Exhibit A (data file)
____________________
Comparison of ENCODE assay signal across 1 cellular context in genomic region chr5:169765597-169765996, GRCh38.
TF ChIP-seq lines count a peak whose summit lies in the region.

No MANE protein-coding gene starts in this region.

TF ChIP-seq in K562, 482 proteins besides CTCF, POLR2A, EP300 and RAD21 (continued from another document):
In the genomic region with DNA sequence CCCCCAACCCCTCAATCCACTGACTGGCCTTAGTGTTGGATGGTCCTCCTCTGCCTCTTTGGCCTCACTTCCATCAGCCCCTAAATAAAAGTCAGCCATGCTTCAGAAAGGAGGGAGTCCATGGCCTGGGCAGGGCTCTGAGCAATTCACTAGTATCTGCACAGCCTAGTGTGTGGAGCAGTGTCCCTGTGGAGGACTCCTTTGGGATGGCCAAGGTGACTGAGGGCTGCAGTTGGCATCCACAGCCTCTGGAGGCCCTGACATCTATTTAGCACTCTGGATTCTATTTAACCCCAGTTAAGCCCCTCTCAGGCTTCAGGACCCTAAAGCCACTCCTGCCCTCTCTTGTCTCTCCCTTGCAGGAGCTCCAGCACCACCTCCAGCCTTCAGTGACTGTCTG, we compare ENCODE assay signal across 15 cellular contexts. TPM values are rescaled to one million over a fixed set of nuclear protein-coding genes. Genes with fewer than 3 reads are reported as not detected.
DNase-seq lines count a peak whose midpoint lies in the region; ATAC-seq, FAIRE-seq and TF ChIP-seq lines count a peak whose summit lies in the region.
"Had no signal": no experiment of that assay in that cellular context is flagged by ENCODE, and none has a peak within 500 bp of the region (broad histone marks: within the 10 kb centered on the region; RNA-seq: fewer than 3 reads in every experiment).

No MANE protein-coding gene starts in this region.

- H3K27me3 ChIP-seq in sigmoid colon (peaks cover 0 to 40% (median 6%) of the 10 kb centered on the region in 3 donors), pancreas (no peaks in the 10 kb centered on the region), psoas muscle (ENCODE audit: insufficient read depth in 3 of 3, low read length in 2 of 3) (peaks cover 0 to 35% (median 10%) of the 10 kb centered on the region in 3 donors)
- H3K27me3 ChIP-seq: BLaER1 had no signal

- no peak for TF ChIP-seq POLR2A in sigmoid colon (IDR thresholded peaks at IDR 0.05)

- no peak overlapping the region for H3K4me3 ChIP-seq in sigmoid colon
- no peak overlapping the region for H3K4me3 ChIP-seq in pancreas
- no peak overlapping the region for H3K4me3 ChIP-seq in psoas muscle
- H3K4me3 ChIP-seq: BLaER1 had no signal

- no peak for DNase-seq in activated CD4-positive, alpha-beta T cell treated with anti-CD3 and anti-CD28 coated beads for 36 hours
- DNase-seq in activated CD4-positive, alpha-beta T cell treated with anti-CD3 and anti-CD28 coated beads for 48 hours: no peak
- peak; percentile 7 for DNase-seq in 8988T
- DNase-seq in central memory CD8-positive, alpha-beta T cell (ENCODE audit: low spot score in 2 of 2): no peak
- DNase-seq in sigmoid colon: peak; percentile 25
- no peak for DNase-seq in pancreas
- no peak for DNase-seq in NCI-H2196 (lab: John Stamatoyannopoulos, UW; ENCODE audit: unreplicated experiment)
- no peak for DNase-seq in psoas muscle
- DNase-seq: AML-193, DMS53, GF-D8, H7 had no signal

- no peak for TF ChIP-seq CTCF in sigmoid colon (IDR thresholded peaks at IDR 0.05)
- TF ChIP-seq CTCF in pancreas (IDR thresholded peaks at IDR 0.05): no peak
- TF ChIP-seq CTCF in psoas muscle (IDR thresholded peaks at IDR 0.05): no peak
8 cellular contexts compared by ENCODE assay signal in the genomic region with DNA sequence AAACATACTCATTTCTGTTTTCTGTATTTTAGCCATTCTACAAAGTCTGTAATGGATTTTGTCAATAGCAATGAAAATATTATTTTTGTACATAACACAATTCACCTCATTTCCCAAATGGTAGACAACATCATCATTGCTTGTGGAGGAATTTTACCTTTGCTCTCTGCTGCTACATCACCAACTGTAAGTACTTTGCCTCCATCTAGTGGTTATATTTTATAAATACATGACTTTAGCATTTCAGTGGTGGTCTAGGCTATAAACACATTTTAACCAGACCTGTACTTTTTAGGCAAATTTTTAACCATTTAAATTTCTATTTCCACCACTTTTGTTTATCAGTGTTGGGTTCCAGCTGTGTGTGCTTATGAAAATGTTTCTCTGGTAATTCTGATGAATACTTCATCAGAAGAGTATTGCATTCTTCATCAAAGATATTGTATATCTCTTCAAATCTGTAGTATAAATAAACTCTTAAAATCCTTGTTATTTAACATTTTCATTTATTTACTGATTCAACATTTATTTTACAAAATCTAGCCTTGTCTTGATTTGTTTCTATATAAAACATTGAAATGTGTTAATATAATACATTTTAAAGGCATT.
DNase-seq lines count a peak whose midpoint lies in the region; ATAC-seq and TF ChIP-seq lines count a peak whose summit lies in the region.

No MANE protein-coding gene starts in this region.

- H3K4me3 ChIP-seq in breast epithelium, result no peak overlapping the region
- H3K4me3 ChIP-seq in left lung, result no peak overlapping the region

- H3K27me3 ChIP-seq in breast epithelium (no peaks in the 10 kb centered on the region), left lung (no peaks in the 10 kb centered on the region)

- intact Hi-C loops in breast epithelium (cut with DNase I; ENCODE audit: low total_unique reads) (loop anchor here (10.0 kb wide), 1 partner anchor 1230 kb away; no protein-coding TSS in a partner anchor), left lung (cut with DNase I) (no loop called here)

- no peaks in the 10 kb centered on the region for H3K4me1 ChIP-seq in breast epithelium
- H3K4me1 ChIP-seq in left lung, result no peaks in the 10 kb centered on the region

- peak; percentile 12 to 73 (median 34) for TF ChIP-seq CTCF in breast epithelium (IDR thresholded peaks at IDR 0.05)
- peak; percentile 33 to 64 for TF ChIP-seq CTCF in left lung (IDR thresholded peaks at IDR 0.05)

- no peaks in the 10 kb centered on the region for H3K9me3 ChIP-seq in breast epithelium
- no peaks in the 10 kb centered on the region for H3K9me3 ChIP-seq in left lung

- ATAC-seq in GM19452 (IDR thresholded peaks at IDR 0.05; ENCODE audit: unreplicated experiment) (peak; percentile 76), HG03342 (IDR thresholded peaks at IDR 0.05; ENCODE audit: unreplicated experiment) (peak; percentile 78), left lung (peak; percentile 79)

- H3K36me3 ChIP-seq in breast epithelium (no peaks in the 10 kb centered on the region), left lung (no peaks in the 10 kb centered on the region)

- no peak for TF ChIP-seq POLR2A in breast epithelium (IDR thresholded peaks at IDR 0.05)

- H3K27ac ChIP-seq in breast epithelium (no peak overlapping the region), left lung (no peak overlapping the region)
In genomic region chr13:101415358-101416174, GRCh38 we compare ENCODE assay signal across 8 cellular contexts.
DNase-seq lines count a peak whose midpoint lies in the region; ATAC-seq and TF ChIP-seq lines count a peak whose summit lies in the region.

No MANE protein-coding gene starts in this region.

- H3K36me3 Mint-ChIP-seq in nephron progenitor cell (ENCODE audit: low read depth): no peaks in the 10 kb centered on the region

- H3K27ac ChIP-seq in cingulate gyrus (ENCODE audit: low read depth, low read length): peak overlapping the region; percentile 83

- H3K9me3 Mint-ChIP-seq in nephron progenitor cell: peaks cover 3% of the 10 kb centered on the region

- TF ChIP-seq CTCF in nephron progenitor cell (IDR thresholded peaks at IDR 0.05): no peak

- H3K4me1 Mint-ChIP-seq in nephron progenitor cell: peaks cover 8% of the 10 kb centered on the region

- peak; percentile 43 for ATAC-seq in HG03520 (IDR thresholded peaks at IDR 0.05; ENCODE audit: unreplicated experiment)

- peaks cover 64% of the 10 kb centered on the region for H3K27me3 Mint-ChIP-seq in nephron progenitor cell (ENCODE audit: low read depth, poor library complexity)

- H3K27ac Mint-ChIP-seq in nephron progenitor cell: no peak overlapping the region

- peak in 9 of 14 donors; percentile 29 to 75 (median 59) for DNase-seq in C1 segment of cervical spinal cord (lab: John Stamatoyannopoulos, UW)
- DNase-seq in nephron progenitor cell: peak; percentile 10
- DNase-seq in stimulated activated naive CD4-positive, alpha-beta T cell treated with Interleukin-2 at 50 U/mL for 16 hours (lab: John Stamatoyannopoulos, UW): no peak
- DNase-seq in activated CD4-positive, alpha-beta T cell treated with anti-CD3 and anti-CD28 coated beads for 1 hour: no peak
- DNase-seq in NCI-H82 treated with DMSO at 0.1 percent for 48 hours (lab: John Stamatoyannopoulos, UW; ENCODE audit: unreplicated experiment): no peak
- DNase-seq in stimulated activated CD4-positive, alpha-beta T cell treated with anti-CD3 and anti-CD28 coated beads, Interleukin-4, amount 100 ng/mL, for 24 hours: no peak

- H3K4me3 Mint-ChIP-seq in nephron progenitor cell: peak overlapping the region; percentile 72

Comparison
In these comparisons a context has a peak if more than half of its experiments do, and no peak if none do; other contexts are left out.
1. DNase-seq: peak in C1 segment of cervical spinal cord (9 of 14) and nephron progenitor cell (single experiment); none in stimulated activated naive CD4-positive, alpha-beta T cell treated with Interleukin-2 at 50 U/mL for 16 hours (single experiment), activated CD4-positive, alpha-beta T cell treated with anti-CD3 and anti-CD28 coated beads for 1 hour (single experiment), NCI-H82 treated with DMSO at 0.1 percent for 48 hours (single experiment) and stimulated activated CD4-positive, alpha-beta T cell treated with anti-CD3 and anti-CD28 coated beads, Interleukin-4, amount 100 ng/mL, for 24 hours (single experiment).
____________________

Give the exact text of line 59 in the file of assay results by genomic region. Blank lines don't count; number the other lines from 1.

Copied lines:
- DNase-seq in activated CD4-positive, alpha-beta T cell treated with anti-CD3 and anti-CD28 coated beads for 1 hour: no peak